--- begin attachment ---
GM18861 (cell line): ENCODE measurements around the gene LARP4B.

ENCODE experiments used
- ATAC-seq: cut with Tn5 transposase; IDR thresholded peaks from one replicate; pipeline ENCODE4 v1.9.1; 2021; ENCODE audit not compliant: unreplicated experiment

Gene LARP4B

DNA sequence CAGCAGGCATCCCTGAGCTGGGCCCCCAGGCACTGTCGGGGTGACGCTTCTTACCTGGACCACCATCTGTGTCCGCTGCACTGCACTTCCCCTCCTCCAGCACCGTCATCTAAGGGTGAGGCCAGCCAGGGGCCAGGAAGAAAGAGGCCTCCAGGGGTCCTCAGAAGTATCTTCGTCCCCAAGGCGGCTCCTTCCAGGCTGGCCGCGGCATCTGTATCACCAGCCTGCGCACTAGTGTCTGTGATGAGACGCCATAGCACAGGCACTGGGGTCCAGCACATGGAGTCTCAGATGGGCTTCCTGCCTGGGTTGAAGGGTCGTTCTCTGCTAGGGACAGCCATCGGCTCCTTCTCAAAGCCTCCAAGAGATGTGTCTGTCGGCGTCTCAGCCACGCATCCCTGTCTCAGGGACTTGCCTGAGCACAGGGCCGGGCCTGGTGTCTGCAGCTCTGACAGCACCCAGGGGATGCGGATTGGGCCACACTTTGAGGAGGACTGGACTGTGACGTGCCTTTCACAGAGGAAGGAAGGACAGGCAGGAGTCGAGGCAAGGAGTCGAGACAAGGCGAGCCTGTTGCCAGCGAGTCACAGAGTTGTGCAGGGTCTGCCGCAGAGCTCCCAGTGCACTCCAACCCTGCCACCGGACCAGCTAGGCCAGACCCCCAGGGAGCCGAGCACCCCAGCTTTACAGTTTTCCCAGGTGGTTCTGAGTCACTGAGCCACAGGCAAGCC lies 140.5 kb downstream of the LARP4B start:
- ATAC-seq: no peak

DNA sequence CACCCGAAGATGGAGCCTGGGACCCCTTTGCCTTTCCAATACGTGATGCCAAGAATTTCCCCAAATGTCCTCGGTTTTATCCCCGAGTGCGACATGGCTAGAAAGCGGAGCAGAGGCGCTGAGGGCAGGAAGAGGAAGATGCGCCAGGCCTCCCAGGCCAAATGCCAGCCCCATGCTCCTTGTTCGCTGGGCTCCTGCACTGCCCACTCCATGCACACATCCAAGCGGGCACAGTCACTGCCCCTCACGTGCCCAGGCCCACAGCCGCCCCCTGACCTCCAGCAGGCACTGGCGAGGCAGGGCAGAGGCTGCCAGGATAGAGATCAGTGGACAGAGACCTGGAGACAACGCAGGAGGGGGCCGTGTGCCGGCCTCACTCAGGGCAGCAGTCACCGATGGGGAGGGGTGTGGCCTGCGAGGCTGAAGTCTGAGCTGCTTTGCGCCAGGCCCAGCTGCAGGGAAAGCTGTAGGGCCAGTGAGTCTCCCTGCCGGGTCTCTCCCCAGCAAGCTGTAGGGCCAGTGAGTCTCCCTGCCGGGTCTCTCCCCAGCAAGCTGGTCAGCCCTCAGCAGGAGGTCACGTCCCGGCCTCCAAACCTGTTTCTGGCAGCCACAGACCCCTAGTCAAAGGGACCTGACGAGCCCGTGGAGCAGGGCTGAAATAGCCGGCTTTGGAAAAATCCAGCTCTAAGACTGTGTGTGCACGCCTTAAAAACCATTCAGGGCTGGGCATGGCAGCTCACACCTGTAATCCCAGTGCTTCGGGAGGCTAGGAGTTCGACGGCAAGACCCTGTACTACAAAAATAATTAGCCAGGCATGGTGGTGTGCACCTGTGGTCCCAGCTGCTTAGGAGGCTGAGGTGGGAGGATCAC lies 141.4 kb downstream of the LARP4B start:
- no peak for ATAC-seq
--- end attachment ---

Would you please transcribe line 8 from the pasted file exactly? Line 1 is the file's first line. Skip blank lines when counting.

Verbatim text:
- no peak for ATAC-seq